Ten years ago, Secretary of State Colin Powell addressed the United Nations in a speech which routed what was left of American resistance to the Bush/Cheney push for invading Iraq. The next day, the Washington Post’s editorial pages spoke for the conventional wisdom, filled with glowing reviews of Powell’s convincing arguments.
Today, of course, we know that much of what Powell said on Feb. 5, 2003, was wrong. He himself has acknowledged that the speech was a “blot” on his record.
We also know that then-CIA Director George Tenet and his deputy John McLaughlin knew full well that key data that they were giving Powell was highly dubious or outright fraudulent. It was not simply “mistaken,” as George W. Bush and his careerist defenders still claim.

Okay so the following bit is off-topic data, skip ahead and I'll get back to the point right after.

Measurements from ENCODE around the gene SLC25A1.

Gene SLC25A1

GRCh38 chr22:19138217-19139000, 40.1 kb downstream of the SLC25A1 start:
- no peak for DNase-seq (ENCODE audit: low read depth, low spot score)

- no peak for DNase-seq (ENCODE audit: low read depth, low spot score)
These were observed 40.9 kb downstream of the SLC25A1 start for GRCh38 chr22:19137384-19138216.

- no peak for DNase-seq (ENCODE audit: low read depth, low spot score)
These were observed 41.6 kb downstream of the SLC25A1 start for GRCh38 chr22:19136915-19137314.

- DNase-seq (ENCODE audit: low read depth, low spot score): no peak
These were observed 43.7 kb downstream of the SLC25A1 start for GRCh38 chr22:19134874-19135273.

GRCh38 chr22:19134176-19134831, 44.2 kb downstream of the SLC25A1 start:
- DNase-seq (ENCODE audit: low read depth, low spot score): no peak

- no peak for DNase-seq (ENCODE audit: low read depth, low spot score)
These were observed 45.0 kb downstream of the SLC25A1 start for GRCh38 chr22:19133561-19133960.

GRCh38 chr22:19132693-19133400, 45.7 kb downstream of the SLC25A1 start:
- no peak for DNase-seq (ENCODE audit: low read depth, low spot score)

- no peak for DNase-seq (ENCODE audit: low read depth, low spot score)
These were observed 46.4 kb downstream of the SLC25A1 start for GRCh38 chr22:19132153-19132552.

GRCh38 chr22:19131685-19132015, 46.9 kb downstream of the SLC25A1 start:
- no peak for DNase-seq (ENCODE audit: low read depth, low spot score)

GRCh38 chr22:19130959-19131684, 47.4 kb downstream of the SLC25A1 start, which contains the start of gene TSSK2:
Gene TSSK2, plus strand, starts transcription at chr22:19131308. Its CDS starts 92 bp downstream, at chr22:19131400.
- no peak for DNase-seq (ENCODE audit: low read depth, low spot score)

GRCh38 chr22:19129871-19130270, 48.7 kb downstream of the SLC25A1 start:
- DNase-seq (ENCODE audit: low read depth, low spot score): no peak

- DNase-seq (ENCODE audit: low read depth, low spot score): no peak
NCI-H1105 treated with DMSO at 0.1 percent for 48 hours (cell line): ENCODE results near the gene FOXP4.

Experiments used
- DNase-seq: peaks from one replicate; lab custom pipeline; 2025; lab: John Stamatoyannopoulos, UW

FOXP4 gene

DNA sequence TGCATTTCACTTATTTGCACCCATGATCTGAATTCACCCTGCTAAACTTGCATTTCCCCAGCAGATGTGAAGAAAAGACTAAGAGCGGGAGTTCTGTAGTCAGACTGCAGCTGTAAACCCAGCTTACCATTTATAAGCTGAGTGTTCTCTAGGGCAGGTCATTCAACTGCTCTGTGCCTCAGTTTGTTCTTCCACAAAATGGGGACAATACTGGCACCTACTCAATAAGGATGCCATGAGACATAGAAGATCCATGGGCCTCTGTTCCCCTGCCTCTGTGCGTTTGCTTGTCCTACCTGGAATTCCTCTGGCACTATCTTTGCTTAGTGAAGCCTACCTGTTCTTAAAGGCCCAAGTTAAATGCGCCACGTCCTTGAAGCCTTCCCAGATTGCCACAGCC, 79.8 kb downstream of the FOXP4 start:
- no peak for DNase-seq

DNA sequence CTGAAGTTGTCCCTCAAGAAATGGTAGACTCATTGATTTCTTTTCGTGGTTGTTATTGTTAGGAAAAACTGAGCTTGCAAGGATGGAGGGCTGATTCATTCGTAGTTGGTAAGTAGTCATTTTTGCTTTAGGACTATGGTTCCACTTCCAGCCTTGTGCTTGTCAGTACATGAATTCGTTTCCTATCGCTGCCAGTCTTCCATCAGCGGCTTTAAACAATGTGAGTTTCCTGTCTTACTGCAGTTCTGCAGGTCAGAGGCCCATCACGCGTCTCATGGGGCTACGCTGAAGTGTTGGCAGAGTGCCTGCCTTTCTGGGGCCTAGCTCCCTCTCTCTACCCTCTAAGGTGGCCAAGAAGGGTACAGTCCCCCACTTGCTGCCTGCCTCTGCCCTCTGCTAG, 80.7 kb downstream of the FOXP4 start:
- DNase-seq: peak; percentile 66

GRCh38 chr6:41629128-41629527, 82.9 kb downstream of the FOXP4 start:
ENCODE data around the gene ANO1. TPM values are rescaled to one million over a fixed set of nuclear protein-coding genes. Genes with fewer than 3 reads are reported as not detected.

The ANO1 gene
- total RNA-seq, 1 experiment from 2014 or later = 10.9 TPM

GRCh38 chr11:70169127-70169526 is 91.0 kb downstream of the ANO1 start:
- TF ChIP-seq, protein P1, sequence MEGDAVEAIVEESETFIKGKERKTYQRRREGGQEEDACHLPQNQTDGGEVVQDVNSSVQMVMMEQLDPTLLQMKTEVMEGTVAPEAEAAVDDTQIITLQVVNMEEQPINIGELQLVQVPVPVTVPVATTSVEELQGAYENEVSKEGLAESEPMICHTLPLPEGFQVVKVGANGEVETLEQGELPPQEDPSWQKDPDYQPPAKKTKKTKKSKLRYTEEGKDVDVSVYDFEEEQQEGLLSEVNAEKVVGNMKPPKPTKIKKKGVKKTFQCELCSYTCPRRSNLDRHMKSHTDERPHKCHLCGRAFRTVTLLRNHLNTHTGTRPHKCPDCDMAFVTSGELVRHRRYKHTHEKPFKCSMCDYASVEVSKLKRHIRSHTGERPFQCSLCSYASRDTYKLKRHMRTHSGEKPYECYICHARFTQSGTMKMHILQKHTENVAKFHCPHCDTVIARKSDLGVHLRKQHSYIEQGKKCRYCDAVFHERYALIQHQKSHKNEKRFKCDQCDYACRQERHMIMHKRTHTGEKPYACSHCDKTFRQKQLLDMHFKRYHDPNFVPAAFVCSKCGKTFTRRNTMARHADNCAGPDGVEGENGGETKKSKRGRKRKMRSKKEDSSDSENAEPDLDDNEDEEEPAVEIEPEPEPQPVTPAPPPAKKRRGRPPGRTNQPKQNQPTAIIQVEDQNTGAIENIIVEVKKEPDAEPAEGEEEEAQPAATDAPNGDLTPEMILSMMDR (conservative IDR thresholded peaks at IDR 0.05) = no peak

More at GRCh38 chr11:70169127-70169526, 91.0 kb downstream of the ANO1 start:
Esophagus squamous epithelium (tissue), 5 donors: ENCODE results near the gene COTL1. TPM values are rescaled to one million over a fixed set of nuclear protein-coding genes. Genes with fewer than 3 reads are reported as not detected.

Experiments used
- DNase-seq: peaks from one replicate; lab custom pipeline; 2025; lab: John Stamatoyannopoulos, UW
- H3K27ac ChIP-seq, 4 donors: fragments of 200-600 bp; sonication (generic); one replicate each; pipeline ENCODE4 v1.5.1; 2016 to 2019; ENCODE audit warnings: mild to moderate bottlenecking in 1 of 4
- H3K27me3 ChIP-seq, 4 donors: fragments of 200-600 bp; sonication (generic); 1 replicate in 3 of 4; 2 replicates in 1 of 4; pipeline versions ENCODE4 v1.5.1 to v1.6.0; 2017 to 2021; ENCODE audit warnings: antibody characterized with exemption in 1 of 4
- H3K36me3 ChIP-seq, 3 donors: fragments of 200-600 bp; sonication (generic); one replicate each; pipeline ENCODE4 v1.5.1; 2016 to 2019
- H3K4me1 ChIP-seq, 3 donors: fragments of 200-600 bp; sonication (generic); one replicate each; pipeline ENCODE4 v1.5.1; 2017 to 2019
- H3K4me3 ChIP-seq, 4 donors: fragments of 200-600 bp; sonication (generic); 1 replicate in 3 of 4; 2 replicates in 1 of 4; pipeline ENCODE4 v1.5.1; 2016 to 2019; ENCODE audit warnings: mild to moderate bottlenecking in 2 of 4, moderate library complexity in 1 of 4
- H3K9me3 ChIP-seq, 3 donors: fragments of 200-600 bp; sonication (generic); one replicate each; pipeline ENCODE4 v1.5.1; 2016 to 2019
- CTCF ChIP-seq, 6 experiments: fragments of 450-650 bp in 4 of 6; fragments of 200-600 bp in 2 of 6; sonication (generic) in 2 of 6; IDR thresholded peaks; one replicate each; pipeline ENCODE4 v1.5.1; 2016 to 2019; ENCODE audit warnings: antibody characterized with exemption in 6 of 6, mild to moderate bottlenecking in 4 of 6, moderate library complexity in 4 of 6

There is also circumstantial evidence that Powell was a willing co-conspirator, despite his repeated insistence that he didn’t know he was spreading falsehoods to justify an aggressive (and thus illegal) war. It’s clear that he was eager to please his bosses and thus was predisposed to do whatever he was told.
But the question remains: Was Powell a full-fledged participant in the fraud or was he duped by CIA officials who were taking direction from Vice President Dick Cheney and other war hawks? It seems to me likely that Tenet and McLaughlin (and in a larger sense Bush and Cheney) exploited Powell’s long-held tendency toward careerism (or as his acolytes put it, “being a good soldier”) to easily overcome Powell’s misgivings.
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